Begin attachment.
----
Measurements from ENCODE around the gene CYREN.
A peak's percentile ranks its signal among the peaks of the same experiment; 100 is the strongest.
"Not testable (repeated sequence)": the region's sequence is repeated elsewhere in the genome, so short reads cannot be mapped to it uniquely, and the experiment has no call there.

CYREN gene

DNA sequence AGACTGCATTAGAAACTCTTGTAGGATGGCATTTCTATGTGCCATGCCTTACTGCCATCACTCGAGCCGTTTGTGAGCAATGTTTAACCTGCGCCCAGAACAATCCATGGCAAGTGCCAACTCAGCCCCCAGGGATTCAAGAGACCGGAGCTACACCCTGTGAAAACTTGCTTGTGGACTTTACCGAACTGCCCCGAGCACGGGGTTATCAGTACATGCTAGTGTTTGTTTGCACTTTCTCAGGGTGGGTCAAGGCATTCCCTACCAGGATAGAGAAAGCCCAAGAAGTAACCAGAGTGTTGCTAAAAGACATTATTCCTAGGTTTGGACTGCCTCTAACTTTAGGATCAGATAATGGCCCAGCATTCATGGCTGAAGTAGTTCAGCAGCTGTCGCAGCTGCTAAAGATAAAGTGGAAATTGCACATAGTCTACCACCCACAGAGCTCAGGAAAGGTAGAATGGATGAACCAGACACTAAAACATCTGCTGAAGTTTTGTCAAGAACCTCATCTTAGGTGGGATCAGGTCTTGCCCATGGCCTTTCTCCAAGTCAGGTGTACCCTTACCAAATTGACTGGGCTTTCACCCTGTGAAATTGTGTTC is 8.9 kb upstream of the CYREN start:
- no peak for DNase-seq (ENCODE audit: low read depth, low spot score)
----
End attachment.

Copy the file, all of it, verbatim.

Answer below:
Measurements from ENCODE around the gene CYREN.
A peak's percentile ranks its signal among the peaks of the same experiment; 100 is the strongest.
"Not testable (repeated sequence)": the region's sequence is repeated elsewhere in the genome, so short reads cannot be mapped to it uniquely, and the experiment has no call there.

CYREN gene

DNA sequence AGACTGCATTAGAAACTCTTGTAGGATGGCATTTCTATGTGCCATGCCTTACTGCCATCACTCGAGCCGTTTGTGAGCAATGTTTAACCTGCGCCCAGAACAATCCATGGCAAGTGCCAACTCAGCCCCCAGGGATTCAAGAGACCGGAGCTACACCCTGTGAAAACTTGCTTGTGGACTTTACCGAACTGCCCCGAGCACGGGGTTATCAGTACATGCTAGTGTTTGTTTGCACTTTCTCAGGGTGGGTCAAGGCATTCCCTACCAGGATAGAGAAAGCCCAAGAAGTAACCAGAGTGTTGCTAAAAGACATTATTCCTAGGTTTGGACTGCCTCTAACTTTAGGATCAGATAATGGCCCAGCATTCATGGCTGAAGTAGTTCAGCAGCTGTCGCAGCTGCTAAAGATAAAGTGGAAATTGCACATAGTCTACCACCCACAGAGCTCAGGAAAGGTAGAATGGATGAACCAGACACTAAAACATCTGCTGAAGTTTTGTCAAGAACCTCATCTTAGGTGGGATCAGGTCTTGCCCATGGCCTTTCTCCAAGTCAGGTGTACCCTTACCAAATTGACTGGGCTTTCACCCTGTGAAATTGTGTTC is 8.9 kb upstream of the CYREN start:
- no peak for DNase-seq (ENCODE audit: low read depth, low spot score)